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Artificial Intelligence and Machine Learning – Are we Missing the Human Point? [Part 1]

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Part one in our latest blog series explores the difference between Artificial Intelligence and Machine Learning, how it can deliver value and some practical considerations around implementation.

There has been a dramatic increase in awareness around Artificial Intelligence and Machine Learning – which appears to be the technology buzzword of the moment. While there are some good opportunities for Machine Learning and Artificial Intelligence, there are a number of challenges particularly from a data security perspective and ethics. In this new blog series, we aim to explore the differences between Machine Learning and Artificial Intelligence, demystify some of the common myths associated with these approaches and outline some of the critical points that organisations need to consider before jumping in headfirst – all within an information security context.

  1.  Isn’t Machine Learning the same as Artificial Intelligence? 

No they are different, although the terms are commonly confused and often used interchangeably. To quote Forbes:

Artificial Intelligence (AI) refers to devices that are designed to act intelligently, however AI is often classified into one of two fundamental groups – applied or general. Applied AI is far more common and refers to systems designed to intelligently trade stocks and shares, or manoeuvre an autonomous vehicle for example. Generalised AI refers to systems or devices which can in theory handle any task, and these are much less common.  This is the area that has led to the development of Machine Learning (ML), which is often referred to as a subset of AI.

Machine Learning’s key differentiator is that the device learns how to do a task, rather than is programmed to complete the task, which requires training. A common example of this is when a ML system is used to detect brain tumours in MRI scans. They were shown 1000s of images of brains with and without tumours, and throughout were told if a tumour was present. After the learning phase, the system could easily identify whether a brain had a tumour. This example shows that ML is very good at complex image tasks so long as there is a relatively simple answer. 

  1.  What is the track record of Machine Learning and Artificial Intelligence in delivering value?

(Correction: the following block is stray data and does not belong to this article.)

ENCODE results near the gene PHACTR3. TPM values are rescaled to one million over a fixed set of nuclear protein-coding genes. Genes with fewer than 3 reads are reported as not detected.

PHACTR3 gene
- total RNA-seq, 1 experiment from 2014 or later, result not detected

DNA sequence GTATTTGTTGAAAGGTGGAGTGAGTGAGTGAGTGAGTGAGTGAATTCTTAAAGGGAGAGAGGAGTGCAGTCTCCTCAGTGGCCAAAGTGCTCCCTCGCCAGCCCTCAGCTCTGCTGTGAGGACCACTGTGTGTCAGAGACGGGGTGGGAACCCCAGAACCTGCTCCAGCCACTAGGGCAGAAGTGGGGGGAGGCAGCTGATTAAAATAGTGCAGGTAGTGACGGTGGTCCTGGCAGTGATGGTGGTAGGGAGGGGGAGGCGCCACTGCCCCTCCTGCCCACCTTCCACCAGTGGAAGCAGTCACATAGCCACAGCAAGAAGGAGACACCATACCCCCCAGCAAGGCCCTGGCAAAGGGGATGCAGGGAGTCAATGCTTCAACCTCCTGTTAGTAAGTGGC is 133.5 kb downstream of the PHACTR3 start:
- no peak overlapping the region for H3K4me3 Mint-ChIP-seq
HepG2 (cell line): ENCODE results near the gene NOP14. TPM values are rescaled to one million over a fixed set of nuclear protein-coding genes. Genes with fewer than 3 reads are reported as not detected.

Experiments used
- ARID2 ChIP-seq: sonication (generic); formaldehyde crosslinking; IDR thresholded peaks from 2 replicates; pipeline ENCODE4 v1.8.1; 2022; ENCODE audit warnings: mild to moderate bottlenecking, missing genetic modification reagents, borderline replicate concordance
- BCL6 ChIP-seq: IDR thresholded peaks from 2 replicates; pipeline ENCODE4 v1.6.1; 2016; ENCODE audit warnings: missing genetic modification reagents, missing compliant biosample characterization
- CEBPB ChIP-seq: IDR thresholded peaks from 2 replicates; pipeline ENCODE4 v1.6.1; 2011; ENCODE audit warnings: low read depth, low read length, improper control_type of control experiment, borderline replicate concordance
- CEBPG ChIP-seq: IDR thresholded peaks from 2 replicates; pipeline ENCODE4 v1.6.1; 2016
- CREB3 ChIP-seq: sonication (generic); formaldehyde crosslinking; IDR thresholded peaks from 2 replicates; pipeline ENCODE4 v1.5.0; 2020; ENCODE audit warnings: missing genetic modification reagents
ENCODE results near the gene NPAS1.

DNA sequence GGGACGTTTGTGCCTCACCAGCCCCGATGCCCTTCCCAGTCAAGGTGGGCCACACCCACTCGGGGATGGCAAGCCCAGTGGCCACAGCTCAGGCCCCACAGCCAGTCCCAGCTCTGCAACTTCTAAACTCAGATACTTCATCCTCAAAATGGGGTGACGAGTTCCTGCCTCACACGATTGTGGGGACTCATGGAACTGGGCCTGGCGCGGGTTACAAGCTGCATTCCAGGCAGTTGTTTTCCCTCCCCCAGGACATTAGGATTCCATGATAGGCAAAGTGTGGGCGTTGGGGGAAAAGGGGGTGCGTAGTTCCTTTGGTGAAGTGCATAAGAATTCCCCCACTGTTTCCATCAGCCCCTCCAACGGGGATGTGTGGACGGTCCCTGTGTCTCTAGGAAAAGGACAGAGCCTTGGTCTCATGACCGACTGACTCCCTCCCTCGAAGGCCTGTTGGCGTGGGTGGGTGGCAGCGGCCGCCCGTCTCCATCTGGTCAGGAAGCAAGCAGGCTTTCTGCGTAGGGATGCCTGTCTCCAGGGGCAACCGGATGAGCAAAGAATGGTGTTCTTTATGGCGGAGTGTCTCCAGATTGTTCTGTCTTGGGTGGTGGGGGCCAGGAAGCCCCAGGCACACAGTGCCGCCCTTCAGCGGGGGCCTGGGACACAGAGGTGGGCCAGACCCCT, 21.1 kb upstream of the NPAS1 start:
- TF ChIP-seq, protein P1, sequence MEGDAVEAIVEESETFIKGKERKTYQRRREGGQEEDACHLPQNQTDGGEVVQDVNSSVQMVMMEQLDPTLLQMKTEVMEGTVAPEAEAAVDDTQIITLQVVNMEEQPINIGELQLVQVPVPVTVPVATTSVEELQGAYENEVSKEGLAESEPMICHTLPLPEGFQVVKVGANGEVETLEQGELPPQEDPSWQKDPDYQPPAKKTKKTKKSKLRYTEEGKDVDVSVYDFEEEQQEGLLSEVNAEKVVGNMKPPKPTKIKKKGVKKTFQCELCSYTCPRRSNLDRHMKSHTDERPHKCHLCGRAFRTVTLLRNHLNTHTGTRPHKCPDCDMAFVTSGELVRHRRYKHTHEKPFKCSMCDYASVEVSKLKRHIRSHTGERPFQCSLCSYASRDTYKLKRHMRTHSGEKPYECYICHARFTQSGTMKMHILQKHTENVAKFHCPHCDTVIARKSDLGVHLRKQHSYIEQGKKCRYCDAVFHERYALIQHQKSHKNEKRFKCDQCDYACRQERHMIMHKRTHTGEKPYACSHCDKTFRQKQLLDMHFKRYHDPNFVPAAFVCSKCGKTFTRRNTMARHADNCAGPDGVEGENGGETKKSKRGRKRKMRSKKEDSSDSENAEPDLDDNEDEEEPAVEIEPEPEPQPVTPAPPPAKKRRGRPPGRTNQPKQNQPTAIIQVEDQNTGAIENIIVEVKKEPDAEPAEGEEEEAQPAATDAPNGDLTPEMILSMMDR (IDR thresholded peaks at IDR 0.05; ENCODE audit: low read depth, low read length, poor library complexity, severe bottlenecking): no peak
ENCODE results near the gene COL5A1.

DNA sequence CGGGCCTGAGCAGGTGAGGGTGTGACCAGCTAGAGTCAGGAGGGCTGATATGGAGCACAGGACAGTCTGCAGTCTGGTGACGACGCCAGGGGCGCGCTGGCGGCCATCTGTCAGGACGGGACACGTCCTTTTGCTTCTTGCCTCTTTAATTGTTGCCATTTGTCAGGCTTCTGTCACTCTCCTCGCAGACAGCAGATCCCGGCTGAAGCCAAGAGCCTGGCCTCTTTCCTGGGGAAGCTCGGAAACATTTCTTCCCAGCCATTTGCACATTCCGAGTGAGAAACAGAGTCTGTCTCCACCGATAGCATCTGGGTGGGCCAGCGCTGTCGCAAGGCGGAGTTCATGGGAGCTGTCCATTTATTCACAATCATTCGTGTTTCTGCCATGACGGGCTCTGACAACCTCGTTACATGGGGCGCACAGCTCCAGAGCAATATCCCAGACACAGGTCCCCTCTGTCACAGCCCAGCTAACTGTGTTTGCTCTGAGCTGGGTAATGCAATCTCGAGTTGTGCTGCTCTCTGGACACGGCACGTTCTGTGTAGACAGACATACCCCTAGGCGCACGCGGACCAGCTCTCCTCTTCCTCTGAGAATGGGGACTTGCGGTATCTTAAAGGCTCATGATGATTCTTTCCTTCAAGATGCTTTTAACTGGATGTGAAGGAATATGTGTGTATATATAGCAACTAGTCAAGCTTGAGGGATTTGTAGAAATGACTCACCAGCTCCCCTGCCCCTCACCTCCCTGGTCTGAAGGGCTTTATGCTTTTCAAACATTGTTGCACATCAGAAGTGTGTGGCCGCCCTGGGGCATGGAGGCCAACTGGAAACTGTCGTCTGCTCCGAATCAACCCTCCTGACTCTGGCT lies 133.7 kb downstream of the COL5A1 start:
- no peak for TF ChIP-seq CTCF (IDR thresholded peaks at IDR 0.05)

It’s too early to tell. Although Machine Learning has been transformative in some fields, effective and accurate Machine Learning is challenging because often there is just not enough data available with clear results; as a result, many Machine Learning programs often fail to deliver their expected value.

Today there is much hype around AI and ML, and as a result, business Executives are generally receptive. On the other hand, some people’s expectations of what Machine Learning can do in practice can far exceed what is possible or even reasonable.

Today ML and AI is being employed in a handful of industries to support low complexity, high volume processes, but ultimately the human often has to be involved to validate any decision. For example, in the healthcare example given previously, they are using ML to detect tumours but still rely on a human radiographer to validate the results before surgery.

If you speak to your digital assistant at home, ML is used to convert your speech to text, after which a basic AI engine is used to pick out key words to respond to you. It is significantly more challenging to apply ML in a text-based environment due to complexities with language and syntax, so the need to involve a human becomes even more critical to ensure accuracy of decisions.

  1.  Is Machine Learning easy to implement?

Not really. There are two parts to any ML project, firstly you may need a very powerful computer with very specialised software. Secondly, you need a team experienced in finding the correct data for the ML engine to learn with. This ongoing problem contributes to a backlog of Machine Learning inside the enterprise. In fact, there is at least a ten-year backlog of Machine Learning projects locked inside large companies.

Data scientists often need a combination of practical applications skills, as well as in-depth knowledge of science, technology, and mathematics. Recruiting them will require you to pay big bucks as these employees are often in high-demand and know their worth. Given the recent emergence of ML and AI, service providers have staffing shortages and those who do have skilled data specialists to support a deployment will charge a high premium.

  1.  Does Machine Learning require organisations to have large infrastructures?

Yes. Machine Learning can require vast amounts of data processing capabilities. This is additive to the existing systems processing data across the environment, which will be already drawing on processing resources. Legacy systems often can’t handle the workload and buckle under pressure.

Often companies rent servers from suppliers of data farms. While people might be happy to send a text from their home assistant, companies are still reluctant to send vast amounts of confidential data outside of their organisation.

Boldon James is actively researching AI and ML techniques to identify areas where Machine Leaning can help in data classification. For more information please contact us.

Later in the series, we will talk about AI and ML for security and data classification…

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